New report profiles elusive art collector

Mr. Resch’s 73-page report is full of catchy conclusions and omissions.

The average age of a collector is 59; men represent 71% of the sample. The United States has 25% of the world’s contemporary art collectors, by far the largest proportion, followed by Germany with 8% and Britain and China with 7% each. Switzerland, home to Art Basel, the world’s largest contemporary art fair, does not feature in the report’s top 10 collecting countries, nor does Russia.

“Switzerland has a huge collector base, but it’s not visible,” Resch said. “These guys just don’t talk about their collections.” Rich Russians are also tight-lipped on this topic, at least to compilers of art market reports.

According to Larry’s List, the number of private museums of contemporary art is increasing. They are now 350 in 46 countries. The United States leads with 48; Germany has 45; and China 17, including six in Beijing alone.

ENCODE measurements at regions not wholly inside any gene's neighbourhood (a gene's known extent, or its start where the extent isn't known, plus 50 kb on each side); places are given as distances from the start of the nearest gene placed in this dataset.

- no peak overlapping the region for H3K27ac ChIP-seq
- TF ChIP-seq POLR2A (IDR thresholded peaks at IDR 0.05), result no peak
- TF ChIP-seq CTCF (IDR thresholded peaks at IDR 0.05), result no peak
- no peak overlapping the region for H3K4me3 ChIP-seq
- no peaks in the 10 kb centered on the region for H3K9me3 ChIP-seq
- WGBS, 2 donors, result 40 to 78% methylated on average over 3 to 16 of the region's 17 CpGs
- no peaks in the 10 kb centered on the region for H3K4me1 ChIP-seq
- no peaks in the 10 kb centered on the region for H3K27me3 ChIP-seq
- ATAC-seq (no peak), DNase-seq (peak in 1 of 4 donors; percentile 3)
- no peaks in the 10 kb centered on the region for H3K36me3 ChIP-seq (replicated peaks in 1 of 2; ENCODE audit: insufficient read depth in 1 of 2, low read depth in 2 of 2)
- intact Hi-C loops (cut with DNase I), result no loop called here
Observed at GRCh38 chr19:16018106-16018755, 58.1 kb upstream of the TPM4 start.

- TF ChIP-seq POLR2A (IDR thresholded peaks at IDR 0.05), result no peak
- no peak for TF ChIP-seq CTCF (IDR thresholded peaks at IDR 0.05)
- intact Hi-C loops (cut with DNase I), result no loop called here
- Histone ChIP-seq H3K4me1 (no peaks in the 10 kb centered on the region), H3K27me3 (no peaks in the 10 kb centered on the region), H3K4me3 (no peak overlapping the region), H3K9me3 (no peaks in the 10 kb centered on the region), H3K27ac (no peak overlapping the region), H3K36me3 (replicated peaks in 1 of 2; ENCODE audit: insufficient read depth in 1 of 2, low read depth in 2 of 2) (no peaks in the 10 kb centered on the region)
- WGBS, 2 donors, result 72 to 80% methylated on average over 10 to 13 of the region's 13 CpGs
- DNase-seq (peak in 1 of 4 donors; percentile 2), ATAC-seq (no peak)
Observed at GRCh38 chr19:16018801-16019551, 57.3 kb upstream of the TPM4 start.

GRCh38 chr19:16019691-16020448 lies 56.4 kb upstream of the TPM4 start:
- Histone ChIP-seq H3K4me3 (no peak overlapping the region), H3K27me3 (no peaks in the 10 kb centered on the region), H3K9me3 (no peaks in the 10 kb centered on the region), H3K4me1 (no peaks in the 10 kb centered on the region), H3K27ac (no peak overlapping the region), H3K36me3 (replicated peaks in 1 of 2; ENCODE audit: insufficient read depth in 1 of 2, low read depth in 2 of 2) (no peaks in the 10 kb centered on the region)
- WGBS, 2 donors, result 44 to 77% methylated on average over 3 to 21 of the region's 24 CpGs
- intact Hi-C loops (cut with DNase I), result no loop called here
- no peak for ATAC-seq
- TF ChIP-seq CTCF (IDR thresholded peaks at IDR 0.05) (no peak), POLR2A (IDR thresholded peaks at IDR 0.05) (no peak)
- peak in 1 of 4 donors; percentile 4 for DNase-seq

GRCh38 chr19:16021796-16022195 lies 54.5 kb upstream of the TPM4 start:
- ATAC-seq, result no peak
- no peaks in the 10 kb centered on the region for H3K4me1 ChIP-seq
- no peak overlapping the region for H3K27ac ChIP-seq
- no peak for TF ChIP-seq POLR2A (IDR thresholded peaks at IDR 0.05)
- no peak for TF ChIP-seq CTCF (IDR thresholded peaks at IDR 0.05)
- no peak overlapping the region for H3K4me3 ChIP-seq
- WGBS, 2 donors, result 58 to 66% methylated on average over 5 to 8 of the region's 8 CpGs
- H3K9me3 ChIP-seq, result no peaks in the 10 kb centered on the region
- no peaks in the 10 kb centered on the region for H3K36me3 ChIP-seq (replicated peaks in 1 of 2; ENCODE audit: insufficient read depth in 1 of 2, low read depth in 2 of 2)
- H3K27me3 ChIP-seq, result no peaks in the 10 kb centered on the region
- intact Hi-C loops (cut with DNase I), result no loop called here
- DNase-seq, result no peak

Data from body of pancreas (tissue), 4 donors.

Tax breaks in the United States and Germany, and some other countries, have encouraged collectors to build publicly accessible museums, although notions of accessibility can vary wildly. Probably the grandest example of 2015 is The Broad, a 120,000-square-foot museum in Los Angeles that will feature billionaire Eli Broad’s private collection. It’s slated to open in the fall.

But collectors are also involved in museums, private or public, because they want the chance to buy the most desirable new art. They are aware that commercial galleries give preferential status to collectors who exhibit works to the public.

“That’s one of the reasons why I’m with my museum,” said François Odermatt, a contemporary art collector in Montreal, where he is one of the partners and a major exhibitor of the Arsenal public gallery. “It gave me great access to amazing works from dealers.”

Norma D. Ross